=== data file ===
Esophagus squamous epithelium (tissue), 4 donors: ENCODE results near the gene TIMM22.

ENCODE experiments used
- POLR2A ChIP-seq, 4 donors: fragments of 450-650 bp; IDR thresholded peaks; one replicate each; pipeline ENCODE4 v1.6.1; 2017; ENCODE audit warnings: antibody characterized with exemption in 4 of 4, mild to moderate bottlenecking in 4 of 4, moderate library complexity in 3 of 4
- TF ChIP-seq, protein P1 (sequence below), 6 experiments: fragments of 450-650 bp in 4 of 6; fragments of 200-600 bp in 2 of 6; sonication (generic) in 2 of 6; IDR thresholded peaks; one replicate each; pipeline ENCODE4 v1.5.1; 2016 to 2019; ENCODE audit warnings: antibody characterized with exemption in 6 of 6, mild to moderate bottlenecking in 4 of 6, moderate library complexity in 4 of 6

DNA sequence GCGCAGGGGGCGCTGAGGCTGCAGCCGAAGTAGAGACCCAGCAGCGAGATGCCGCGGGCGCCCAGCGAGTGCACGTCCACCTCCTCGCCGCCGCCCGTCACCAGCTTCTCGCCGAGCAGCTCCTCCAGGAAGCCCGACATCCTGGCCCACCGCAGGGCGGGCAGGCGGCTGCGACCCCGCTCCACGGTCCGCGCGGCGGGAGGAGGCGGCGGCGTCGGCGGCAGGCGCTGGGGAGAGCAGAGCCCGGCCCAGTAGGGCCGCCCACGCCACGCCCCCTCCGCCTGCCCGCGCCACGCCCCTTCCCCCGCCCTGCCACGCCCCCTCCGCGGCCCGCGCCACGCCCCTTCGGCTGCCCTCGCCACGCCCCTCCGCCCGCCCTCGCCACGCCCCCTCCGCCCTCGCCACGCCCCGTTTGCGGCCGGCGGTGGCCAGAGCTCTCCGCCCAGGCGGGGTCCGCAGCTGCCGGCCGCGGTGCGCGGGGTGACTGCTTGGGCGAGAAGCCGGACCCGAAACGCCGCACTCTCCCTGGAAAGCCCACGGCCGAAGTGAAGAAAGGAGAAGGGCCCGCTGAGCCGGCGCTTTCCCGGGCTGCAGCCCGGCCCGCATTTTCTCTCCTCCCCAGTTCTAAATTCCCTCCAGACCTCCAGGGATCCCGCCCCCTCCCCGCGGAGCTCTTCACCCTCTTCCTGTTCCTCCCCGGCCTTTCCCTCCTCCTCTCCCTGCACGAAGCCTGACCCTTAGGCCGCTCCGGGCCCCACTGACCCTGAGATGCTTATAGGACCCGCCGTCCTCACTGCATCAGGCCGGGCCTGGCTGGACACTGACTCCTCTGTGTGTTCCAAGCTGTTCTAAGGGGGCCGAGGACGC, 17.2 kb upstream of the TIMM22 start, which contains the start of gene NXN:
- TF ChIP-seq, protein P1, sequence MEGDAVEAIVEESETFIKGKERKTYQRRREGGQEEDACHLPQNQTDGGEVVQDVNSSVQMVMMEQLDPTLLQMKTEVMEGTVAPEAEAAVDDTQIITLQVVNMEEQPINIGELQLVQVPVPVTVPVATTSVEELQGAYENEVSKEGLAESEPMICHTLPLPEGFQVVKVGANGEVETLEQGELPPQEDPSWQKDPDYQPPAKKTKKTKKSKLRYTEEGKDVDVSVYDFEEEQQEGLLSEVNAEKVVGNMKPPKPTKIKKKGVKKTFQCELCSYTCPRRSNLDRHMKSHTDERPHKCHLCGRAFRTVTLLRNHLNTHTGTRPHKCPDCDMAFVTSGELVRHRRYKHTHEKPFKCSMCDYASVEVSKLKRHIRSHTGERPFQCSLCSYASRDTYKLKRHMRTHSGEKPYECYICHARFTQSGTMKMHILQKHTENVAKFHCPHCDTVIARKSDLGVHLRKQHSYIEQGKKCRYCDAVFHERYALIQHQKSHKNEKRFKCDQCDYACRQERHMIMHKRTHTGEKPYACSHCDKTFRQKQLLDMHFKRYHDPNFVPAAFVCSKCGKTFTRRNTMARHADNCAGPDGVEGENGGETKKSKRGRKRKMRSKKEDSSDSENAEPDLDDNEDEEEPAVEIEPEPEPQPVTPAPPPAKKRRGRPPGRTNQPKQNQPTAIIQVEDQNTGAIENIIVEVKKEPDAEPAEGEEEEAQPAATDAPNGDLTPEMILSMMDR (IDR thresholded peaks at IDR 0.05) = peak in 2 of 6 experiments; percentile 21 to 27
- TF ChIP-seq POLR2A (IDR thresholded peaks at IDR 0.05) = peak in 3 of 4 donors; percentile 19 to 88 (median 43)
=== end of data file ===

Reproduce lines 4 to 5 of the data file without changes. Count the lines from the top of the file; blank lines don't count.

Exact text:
- TF ChIP-seq, protein P1 (sequence below), 6 experiments: fragments of 450-650 bp in 4 of 6; fragments of 200-600 bp in 2 of 6; sonication (generic) in 2 of 6; IDR thresholded peaks; one replicate each; pipeline ENCODE4 v1.5.1; 2016 to 2019; ENCODE audit warnings: antibody characterized with exemption in 6 of 6, mild to moderate bottlenecking in 4 of 6, moderate library complexity in 4 of 6

DNA sequence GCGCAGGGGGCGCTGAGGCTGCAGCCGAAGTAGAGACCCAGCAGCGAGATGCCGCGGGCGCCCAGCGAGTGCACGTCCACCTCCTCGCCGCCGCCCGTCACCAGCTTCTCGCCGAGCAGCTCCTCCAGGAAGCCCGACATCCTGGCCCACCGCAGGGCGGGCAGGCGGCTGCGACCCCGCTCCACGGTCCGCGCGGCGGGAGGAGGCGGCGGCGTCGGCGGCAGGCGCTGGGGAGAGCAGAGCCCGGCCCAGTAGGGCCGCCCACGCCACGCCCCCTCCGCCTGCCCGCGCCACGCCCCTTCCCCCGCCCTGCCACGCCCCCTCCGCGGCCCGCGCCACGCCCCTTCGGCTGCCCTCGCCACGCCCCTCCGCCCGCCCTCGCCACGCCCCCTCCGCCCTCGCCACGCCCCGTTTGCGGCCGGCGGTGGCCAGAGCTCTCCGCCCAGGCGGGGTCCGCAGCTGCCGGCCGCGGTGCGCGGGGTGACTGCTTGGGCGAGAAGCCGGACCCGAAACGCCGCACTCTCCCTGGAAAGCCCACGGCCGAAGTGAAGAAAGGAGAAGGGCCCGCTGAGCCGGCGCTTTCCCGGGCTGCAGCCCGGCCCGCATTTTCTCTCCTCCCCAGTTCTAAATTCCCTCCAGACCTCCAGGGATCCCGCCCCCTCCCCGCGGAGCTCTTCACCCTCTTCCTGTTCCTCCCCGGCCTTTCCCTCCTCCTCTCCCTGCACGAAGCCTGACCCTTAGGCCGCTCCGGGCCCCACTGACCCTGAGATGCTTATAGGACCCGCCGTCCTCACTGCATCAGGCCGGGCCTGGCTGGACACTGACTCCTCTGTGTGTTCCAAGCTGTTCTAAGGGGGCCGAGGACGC, 17.2 kb upstream of the TIMM22 start, which contains the start of gene NXN: